A better way to look at the economy is via the lens of net Fed note creation. Additional Fed notes in the economy translates to additional notes existing to bid up asset prices. When you have net Fed note destruction either via out right taxation that takes those notes out of the system or indirect taxation via gov regulations that renders the notes less effective, those notes won't bid up asset prices.

    Right now it seems that monetary policy is going to win out over fiscal policy, with the result being net Fed note creation. Something will derail the consumption subsidies, but it could be years. Obamacare and Dodd Frank could do it, or taxing the rich could do it, or it could be $5/gal gasoline. Either way, it needs to be a large macro event to either destroy or render ineffective the Fed notes.

    Fear not though, the dip will be a buying opportunity, as the Fed will come to the rescue yet again and create more Fed notes that will be used to bid up asset prices yet again. This can go on for decades. So long as fiscal policy doesn't totally destroy productivity, their will always be wealth that the Fed can transfer to equities. I can see 1600 on the S&P by years end and maybe 2.30 on the 10 yr. 2014 could produce the dip as Obamacare and Dodd Frank represent large macro policy changes that will be clandestine taxes that will render Fed notes less effective. 2014 will be the time to reassess, but 2013 should see consistent rising of asset prices."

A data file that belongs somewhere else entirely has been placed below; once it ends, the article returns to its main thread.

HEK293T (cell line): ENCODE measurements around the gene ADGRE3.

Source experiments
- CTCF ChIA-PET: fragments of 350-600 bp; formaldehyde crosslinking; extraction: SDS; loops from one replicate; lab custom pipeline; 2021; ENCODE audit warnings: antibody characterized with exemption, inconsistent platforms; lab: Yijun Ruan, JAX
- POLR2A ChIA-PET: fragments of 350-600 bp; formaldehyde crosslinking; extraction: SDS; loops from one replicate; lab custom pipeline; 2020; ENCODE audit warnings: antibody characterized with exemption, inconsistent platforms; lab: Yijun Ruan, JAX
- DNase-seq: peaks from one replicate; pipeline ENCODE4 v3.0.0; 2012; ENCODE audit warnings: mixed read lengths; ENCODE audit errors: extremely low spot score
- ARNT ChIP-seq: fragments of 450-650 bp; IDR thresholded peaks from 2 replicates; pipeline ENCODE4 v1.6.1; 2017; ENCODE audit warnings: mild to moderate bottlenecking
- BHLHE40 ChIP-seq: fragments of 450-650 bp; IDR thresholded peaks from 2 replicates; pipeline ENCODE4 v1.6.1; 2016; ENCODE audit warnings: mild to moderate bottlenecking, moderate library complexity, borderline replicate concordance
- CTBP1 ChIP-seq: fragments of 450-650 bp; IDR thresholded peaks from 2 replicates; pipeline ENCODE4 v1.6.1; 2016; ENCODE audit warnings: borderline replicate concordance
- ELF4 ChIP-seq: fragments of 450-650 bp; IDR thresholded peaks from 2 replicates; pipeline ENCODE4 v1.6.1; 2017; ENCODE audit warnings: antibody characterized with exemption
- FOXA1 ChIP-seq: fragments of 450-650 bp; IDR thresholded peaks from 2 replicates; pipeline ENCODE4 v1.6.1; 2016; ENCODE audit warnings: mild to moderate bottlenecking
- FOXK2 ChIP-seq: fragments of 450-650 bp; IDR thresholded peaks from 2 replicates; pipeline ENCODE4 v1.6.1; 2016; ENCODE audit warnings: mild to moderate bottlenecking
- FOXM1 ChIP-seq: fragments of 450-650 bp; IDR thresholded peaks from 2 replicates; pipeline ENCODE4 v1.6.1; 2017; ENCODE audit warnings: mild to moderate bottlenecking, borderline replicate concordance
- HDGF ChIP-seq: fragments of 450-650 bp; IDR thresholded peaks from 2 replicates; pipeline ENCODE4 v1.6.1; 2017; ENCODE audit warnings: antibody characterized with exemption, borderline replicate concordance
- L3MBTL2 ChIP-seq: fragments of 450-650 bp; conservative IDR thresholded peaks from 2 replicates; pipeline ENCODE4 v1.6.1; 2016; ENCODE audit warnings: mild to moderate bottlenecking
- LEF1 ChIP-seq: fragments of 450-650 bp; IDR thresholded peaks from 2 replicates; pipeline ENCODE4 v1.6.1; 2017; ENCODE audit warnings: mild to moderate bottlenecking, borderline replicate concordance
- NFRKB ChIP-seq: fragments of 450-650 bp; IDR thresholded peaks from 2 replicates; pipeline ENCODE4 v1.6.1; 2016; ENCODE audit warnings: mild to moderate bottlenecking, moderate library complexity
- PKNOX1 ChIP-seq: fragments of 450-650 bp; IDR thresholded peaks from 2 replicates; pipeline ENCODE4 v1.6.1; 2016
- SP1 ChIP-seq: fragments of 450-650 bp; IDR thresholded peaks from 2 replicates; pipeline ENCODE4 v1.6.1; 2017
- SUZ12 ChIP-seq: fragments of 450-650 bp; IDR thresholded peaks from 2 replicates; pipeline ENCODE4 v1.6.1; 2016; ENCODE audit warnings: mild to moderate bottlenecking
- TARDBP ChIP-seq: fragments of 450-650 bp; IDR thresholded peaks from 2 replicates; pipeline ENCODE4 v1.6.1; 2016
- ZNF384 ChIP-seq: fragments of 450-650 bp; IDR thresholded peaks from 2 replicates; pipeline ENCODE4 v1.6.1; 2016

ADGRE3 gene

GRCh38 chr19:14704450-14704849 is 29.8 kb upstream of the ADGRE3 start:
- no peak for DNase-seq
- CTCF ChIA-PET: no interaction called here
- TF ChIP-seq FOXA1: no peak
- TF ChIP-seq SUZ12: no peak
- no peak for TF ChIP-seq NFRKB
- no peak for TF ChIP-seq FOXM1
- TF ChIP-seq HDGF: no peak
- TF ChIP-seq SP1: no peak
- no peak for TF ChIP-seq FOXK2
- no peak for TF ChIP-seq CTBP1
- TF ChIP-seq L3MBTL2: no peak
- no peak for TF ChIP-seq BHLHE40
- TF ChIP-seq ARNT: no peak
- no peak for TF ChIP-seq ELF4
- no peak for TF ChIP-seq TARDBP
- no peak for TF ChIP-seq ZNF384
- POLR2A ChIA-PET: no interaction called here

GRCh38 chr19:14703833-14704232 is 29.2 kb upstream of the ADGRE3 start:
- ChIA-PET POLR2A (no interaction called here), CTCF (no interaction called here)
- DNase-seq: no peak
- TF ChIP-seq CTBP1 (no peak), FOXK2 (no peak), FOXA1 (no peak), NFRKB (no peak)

and some more
    Oct 21 09:09 AM | Likes Like |Link to Comment
  • Weighing The Week Ahead: Is The Stock Market Correction Over? [View article]
    Here's a comment of mine from July of this year.

    "What this says to me is that we can expect the taper to continue. If it continues along its current trajectory, it should end in Sept/Oct. We can also expect the ECB QE to continue, so the Fed will work at odds with the ECB with regards to risk-on.

    Last year I was thinking we would break 2000 on the S&P and we are darn close. However, I thought taper would probably make 2000 improbable. However, ECB QE changes that. Its still a possibility. With ECB QE and Fed tapering I think we hold in a range for the 10 yr between 2.60 and 2.80, with occasional dips into the 2.50s, just as we have seen recently.